According to other estimates by Daniel Goldhagen, an estimated 2.8 million Soviet POWs died in eight months in 1941-42, with a total of 3.5 million by mid-1944.[24] The USHMM has estimated that 3.3 million of the 5.7 million Soviet POWs died in German custody—compared to 8,300 of 231,000 British and American prisoners.[25] Nearly 5,000 Soviet POWs died every day in October 1941, according to the USHMM.[26]


Map of persecution of Roma (Gypsies)

Because the Roma and Sinti are traditionally a secretive people with a culture based on oral history, less is known about their fate than about that of any other group.[27][28] Yehuda Bauer writes that the lack of information can be attributed to the Roma's distrust and suspicion, and to their humiliation, because some of the basic taboos of Romani culture regarding hygiene and sexual contact were violated at Auschwitz. Bauer writes that "[m]ost [Roma] could not relate their stories involving these tortures; as a result, most kept silent and thus increased the effects of the massive trauma they had undergone."[29]

Donald Niewyk and Frances Nicosia write that the death toll was at least 130,000 of the nearly one million Roma and Sinti in Nazi-controlled Europe.[27] Michael Berenbaum writes that serious scholarly estimates lie between 90,000 and 220,000.[30] A detailed study by the late Sybil Milton, formerly senior historian at the U.S. Holocaust Memorial Museum, calculated a death toll of at least 220,000, and possibly closer to 500,000.[31][32] Ian Hancock, Director of the Program of Romani Studies and the Romani Archives and Documentation Center at the University of Texas at Austin, has argued in favour of a higher figure of between 500,000 and 1,500,000.[33] Hancock writes that, proportionately, the death toll equaled "and almost certainly exceed[ed], that of Jewish victims."[34]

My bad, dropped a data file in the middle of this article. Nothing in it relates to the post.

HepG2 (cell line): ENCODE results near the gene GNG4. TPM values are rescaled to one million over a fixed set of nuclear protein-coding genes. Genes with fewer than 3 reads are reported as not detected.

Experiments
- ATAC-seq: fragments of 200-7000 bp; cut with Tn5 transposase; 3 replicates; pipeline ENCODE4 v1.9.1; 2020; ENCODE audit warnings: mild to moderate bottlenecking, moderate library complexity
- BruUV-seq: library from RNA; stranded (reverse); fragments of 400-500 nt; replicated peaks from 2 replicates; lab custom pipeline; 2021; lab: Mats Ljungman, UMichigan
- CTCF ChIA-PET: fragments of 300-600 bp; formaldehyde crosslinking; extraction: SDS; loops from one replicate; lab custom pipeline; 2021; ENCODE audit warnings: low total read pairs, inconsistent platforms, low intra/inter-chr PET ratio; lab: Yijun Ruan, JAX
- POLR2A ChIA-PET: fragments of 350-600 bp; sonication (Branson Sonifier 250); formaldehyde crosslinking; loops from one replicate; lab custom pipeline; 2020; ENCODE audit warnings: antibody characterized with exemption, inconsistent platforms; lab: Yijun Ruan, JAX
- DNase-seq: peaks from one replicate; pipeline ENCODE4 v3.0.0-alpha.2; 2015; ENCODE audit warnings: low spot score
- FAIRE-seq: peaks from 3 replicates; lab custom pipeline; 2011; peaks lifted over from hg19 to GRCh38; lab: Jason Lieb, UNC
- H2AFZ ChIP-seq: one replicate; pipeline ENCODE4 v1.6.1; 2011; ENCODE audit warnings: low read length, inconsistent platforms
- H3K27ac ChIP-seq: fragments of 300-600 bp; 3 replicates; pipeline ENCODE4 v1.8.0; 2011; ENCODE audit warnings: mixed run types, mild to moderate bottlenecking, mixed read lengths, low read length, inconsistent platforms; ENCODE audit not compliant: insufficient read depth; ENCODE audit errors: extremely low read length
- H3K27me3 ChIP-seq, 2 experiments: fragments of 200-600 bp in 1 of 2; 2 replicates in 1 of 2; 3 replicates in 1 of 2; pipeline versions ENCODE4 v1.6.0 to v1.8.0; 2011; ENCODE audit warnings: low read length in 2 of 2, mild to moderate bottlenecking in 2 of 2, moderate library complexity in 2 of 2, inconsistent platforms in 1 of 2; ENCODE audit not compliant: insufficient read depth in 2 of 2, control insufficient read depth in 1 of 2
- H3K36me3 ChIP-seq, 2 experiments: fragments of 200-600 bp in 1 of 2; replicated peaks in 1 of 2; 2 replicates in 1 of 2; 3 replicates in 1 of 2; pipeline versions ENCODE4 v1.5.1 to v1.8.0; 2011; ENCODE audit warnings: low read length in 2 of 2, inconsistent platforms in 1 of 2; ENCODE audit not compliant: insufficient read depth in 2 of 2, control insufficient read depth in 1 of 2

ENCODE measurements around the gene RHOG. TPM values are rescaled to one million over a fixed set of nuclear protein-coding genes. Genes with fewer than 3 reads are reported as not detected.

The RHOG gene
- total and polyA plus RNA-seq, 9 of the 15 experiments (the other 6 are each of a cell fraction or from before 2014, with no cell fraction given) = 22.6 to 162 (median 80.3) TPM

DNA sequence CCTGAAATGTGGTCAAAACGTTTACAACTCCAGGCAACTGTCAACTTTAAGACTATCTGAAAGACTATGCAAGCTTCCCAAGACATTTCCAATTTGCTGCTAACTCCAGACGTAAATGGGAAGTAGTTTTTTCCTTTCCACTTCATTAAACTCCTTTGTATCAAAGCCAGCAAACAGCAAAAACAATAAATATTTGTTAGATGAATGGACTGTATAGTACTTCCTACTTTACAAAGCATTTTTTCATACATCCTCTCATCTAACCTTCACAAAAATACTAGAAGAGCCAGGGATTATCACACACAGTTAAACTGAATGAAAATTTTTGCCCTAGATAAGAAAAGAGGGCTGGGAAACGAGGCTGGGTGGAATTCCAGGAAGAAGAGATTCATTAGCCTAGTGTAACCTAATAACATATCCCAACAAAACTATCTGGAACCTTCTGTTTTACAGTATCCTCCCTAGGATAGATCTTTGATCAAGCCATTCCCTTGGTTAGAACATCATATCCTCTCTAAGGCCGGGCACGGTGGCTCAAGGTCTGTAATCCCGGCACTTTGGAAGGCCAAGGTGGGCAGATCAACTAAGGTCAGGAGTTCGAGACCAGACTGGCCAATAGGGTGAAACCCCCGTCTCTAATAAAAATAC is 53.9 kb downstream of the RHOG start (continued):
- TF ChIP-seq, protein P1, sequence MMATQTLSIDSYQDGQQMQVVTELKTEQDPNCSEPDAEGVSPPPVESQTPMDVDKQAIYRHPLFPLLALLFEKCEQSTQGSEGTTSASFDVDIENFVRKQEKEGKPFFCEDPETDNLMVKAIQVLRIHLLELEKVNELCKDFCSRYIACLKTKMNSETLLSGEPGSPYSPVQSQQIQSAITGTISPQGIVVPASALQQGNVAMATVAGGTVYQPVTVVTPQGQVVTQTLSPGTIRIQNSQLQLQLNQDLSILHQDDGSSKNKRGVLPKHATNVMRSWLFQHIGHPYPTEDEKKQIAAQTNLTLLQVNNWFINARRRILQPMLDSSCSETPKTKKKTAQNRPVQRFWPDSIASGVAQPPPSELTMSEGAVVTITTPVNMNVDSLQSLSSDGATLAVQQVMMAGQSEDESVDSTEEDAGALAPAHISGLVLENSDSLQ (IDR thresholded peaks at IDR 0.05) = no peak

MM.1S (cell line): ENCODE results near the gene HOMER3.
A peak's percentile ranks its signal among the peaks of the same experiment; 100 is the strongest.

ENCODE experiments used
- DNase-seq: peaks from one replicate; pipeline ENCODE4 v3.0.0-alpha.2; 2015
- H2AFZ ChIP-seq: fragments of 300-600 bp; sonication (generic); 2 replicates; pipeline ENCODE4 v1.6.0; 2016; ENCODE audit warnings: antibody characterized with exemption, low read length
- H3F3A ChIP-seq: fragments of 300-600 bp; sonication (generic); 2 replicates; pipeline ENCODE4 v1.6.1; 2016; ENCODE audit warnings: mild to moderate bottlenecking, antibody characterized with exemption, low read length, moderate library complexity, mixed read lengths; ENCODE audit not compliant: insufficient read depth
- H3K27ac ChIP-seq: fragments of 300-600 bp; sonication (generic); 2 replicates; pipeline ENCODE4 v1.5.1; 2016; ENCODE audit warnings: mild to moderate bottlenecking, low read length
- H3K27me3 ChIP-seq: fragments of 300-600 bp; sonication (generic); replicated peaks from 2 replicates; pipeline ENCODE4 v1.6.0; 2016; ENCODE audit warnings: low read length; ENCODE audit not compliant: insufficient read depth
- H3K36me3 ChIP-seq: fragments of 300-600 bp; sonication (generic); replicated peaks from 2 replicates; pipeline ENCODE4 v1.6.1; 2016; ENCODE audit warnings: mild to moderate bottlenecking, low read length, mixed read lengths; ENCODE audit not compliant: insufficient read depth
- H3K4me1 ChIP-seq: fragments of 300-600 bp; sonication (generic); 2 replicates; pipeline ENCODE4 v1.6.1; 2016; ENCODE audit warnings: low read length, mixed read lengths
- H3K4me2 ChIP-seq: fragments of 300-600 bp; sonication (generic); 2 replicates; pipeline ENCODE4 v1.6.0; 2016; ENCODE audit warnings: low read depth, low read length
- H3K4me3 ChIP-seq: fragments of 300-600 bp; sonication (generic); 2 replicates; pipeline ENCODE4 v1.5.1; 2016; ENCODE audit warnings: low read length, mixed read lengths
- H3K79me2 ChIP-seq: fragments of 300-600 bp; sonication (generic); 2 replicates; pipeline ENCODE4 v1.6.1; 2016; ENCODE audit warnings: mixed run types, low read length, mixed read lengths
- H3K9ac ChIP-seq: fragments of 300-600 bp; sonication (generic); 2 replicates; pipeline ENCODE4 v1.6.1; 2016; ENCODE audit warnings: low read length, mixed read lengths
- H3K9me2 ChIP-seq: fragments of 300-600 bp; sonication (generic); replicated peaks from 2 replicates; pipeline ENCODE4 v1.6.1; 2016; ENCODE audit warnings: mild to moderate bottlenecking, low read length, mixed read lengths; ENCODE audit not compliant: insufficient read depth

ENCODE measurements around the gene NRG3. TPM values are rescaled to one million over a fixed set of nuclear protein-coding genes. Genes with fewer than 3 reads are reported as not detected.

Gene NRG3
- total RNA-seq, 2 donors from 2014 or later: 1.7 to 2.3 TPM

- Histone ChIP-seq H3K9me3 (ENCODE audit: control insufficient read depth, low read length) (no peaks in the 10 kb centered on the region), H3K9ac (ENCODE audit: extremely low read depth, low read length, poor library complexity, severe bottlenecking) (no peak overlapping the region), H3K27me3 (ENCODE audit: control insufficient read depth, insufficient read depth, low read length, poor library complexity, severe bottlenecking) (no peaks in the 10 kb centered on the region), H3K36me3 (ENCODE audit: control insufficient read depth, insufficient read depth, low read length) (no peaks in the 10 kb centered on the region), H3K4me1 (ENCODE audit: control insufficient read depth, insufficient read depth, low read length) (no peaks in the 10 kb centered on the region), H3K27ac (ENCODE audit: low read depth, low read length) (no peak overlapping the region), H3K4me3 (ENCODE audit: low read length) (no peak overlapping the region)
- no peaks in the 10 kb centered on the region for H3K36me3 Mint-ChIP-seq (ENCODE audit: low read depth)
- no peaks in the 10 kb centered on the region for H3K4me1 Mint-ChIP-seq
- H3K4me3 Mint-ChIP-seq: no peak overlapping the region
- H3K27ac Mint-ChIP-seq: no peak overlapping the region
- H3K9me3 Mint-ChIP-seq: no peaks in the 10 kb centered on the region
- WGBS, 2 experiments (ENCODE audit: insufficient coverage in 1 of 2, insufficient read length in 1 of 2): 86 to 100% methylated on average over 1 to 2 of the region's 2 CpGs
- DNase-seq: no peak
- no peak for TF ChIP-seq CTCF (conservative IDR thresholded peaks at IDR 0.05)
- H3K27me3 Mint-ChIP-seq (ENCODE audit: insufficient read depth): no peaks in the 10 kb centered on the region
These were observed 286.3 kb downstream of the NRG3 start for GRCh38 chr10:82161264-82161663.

Before being sent to the camps, the victims were herded into ghettos, including several hundred into the Warsaw Ghetto.[36] Further east, teams of Einsatzgruppen tracked down Roma encampments and murdered the inhabitants on the spot, leaving no records of the victims. They were also victimized by the puppet regimes that cooperated with the Nazis, especially the Ustashe regime in Croatia; in Jasenovac concentration camp, tens of thousands of Roma were killed.

In May 1942, the Roma were placed under the same labor and social laws as the Jews, and on December 16, 1942, Himmler issued a decree that "Gypsy Mischlinge (mixed breeds), Roma Gypsies, and members of the clans of Balkan origins who are not of German blood" should be sent to Auschwitz, unless they had served in the Wehrmacht.[37] On January 29, 1943, another decree ordered the deportation of all German Gypsies to Auschwitz.

This was adjusted on November 15, 1943, when Himmler ordered that, in the occupied Soviet areas, "sedentary Gypsies and part-Gypsies (Mischlinge) are to be treated as citizens of the country. Nomadic Gypsies and part-Gypsies are to be placed on the same level as Jews and placed in concentration camps."[38] Bauer argues that this adjustment reflected Nazi ideology that the Roma, originally an Aryan population, had been "spoiled" by non-Romani blood.[39]

Disabled and mentally ill[edit]

Aktion T4 was a program established in 1939 to maintain the genetic purity of the German population by killing or sterilizing German and Austrian citizens who were disabled or suffering from mental illness.[41]